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Dr. James D. Watson - "Curing 'Incurable' Cancer" - DISTINGUISHED LECTURE SERIES

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Published on Oct 26, 2011

Recorded Wednesday, October 12, 2011 at the Jewish General Hospital Block Amphitheater, Montreal, Quebec, Canada.

Born in Chicago, Illinois in 1928, James D. Watson was educated at the University of Chicago, from which he received a B.S. in 1947, and Indiana University where he earned a Ph.D. in Zoology in 1950. In 1953, while at Cambridge University, he and Francis Crick successfully proposed the double helical structure for DNA. They, together with Maurice Wilkins, were awarded the Nobel Prize in Physiology or Medicine in 1962. While a professor at Harvard, Watson commenced a writing career that generated The Molecular Biology of the Gene and his autobiographical volumes -- The Double Helix, Genes, Girls, and Gamow and Avoid Boring People. At Cold Spring Harbor Laboratory, he was a driving force behind the Human Genome Project that led to his receipt of the Royal Society's Copley Medal in 1993. Among many honorary degrees and awards are election to the National Academy of Sciences [1962], Medal of Freedom [1977], National Medal of Science [1997], City of Philadelphia Liberty Medal [2000], Benjamin Franklin Medal [2001] and Honorary Knight of the British Empire [2002]. Jim Watson has served the Cold Spring Harbor Laboratory since 1968 as its Director, President, Chancellor, and currently Chancellor Emeritus.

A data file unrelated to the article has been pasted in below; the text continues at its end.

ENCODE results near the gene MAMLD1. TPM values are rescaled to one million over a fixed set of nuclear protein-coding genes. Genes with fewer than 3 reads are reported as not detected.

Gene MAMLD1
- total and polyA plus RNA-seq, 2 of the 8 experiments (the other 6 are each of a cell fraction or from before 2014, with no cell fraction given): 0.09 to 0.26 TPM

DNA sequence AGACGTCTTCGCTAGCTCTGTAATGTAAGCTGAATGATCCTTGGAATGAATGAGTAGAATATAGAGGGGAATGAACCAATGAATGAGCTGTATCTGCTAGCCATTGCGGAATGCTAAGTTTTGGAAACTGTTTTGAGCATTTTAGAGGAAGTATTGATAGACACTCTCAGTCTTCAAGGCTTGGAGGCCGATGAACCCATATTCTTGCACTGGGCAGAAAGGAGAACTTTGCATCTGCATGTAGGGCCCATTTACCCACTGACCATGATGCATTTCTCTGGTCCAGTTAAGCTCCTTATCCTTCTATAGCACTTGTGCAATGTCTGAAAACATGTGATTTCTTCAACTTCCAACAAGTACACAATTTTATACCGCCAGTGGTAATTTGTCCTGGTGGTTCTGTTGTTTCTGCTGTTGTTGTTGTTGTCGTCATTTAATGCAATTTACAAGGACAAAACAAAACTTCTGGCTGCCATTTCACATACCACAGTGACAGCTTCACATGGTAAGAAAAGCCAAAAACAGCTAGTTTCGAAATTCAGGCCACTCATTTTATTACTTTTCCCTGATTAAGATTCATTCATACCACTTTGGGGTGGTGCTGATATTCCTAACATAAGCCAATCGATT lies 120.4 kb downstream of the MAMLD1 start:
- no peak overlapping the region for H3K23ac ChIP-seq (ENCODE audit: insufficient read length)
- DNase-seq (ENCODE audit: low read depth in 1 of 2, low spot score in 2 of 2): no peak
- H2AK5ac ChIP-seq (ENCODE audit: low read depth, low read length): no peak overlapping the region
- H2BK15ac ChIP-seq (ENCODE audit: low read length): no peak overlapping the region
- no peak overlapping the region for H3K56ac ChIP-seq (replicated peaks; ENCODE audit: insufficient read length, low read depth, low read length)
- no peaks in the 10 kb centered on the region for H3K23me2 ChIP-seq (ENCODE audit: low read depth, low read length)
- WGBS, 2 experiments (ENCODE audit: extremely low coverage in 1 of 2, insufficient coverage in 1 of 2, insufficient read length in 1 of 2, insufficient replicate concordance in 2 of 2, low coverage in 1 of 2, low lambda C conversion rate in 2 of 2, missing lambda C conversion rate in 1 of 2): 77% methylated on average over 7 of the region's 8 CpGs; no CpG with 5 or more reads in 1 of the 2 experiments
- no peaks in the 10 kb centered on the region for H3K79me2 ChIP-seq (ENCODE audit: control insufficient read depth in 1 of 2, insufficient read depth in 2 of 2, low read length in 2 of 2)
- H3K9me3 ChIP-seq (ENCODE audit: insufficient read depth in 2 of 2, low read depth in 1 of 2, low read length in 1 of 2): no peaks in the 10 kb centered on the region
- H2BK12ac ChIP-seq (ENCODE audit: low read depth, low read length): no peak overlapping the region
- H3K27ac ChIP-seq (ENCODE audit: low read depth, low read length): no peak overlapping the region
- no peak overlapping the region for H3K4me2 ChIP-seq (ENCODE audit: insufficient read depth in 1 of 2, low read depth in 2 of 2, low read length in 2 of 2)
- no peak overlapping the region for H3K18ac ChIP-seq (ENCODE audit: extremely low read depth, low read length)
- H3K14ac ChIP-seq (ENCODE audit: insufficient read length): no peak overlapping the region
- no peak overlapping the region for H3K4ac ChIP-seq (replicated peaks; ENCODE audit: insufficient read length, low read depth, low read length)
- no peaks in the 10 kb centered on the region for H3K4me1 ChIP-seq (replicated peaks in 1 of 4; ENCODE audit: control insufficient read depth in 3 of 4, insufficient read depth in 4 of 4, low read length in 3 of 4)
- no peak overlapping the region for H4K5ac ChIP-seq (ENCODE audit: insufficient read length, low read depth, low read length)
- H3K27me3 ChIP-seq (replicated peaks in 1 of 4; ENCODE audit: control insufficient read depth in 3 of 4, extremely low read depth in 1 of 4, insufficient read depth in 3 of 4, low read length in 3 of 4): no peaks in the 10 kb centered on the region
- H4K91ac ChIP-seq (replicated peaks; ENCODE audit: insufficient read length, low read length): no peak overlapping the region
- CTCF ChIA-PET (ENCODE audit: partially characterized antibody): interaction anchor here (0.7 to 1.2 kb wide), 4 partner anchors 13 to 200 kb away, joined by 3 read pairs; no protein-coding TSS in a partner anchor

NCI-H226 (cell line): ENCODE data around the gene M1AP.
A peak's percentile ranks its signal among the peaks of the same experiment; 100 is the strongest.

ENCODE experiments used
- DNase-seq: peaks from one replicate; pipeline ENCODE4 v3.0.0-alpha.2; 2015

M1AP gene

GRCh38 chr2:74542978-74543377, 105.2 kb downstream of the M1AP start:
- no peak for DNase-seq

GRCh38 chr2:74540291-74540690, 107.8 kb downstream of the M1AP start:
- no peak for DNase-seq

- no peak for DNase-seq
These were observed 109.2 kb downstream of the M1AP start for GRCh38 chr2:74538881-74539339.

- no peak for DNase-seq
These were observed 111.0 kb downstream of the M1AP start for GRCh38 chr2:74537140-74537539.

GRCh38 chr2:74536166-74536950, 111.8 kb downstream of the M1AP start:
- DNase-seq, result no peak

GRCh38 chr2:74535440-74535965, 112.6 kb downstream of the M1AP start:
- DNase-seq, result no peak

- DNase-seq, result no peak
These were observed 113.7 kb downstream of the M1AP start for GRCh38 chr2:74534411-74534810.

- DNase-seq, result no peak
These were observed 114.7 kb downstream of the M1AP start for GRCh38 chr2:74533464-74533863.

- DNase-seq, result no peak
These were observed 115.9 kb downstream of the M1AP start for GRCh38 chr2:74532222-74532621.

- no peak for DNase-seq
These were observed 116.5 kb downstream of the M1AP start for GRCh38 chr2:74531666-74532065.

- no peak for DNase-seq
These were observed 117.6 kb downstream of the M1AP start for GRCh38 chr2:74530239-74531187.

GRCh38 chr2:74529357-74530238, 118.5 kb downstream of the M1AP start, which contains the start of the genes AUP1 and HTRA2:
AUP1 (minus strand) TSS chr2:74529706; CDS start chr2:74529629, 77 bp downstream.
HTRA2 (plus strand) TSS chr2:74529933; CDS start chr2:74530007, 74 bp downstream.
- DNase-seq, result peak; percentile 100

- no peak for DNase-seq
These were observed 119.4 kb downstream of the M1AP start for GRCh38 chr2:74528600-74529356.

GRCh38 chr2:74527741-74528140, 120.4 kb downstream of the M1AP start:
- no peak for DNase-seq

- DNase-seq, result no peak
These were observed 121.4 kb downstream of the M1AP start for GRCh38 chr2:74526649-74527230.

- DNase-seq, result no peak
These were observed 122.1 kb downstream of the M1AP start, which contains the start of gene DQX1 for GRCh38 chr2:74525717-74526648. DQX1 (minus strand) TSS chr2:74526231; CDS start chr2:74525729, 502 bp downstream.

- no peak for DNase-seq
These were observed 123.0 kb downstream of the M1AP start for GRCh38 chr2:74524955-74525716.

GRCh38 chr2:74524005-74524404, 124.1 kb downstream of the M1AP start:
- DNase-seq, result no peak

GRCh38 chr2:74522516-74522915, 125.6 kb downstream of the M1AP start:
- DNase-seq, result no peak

Hosts: Dr. Kostas Pantopoulos, ext 5293 kostas.pantopoulos@mcgill.ca
Dr. Michael Pollak, ext 5530 michael.pollak@mcgill.ca

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